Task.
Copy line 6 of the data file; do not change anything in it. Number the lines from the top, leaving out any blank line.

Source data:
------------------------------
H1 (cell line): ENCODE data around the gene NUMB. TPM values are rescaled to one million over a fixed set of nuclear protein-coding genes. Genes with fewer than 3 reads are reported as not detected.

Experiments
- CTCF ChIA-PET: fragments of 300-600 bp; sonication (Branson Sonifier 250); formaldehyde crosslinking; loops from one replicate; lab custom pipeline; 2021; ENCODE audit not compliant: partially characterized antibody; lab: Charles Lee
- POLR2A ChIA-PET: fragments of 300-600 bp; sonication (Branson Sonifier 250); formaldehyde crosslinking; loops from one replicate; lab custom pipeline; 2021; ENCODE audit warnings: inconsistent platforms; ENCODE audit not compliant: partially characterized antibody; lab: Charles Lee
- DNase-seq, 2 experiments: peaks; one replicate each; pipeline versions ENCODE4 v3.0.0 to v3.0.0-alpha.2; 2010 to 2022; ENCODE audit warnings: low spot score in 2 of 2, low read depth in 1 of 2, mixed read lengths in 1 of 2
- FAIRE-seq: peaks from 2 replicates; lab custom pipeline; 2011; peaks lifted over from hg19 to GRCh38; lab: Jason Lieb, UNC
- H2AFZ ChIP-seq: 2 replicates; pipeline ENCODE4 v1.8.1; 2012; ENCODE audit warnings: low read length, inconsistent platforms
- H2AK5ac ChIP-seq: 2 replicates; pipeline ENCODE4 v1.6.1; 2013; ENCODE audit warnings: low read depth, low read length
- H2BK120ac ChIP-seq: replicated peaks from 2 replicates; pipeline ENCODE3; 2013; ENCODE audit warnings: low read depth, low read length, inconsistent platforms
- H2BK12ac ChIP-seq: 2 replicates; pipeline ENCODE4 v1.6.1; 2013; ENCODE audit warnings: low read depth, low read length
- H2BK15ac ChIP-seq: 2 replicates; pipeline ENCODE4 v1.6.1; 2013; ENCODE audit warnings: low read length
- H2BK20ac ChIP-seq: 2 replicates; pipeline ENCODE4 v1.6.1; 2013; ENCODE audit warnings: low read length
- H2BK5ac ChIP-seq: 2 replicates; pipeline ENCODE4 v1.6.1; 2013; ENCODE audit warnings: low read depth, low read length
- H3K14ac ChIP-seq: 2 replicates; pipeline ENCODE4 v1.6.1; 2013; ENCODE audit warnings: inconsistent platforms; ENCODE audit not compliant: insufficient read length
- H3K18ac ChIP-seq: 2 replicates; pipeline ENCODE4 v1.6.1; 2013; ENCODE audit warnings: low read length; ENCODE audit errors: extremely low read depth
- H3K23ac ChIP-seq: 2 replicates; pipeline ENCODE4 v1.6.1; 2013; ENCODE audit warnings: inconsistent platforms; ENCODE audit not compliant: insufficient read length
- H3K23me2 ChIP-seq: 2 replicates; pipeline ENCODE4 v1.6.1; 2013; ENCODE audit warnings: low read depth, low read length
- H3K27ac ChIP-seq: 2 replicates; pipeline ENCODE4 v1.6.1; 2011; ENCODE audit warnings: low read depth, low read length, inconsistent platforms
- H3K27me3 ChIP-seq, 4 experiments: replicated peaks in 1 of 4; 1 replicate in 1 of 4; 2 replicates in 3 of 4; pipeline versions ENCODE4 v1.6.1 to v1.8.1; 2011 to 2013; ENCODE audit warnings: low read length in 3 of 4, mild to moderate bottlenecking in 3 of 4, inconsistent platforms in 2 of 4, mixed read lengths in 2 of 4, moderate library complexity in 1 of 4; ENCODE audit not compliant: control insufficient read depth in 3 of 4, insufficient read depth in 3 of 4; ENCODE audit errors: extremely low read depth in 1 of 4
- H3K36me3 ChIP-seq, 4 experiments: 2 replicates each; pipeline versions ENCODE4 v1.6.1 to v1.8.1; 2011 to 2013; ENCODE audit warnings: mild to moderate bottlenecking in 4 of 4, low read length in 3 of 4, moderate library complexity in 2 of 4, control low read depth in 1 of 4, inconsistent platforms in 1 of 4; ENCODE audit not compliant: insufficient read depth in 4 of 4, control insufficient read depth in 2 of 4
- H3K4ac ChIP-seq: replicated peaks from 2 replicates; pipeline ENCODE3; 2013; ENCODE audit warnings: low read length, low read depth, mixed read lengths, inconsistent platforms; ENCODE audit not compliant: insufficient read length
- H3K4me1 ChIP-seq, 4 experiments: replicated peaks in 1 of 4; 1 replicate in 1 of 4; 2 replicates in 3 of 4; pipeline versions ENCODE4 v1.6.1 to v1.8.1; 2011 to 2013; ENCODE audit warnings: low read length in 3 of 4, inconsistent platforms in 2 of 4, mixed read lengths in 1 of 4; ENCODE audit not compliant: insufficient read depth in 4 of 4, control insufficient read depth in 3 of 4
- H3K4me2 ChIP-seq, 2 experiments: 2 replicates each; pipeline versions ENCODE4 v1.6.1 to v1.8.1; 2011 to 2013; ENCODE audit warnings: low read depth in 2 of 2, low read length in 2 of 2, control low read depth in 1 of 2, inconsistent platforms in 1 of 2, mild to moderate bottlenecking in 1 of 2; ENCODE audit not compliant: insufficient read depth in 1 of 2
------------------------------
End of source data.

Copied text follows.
- FAIRE-seq: peaks from 2 replicates; lab custom pipeline; 2011; peaks lifted over from hg19 to GRCh38; lab: Jason Lieb, UNC